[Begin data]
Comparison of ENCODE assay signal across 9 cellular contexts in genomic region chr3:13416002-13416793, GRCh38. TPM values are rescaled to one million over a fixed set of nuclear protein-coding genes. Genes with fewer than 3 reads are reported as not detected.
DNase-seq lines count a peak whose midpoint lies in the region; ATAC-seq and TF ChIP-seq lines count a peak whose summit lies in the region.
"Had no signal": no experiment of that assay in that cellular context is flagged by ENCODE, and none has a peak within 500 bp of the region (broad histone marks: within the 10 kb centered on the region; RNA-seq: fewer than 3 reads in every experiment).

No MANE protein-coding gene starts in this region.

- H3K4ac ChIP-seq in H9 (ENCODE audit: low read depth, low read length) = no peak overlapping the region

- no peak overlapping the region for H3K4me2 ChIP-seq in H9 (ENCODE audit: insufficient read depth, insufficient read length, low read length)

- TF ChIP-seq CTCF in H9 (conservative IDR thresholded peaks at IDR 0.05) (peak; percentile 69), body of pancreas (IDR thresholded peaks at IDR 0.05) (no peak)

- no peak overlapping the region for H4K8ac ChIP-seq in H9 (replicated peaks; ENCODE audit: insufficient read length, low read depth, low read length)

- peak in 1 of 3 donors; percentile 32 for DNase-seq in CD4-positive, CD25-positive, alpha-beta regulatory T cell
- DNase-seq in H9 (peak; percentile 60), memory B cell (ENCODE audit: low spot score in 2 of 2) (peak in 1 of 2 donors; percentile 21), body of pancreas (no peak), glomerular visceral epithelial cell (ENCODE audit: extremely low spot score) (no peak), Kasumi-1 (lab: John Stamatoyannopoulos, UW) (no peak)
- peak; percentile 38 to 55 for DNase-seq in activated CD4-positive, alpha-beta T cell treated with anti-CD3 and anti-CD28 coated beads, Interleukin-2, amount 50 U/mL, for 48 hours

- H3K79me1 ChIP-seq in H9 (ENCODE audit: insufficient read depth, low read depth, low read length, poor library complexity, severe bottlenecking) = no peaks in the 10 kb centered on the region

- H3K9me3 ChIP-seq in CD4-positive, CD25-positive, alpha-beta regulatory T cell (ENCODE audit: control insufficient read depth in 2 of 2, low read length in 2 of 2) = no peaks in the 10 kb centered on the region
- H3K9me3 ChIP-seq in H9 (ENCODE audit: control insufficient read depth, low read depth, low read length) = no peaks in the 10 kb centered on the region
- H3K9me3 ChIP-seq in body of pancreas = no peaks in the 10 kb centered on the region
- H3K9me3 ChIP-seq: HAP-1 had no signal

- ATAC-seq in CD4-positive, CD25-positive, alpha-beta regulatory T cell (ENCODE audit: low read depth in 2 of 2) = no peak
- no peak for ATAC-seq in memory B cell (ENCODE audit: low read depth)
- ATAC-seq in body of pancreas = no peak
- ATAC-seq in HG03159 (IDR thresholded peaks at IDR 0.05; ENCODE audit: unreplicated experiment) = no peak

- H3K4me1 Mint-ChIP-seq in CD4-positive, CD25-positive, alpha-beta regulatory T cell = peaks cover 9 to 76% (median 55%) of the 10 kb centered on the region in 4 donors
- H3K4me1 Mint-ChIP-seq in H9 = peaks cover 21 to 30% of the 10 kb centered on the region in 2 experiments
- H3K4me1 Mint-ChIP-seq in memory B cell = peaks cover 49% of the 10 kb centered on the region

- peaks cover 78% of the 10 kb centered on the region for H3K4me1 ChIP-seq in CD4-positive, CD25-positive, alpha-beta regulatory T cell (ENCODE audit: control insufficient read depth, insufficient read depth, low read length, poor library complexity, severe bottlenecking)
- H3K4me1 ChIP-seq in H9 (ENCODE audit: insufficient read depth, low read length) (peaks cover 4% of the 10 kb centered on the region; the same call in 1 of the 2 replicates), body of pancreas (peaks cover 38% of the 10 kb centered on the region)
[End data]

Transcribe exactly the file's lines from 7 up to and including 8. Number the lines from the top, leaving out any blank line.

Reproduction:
- TF ChIP-seq CTCF in H9 (conservative IDR thresholded peaks at IDR 0.05) (peak; percentile 69), body of pancreas (IDR thresholded peaks at IDR 0.05) (no peak)

- no peak overlapping the region for H4K8ac ChIP-seq in H9 (replicated peaks; ENCODE audit: insufficient read length, low read depth, low read length)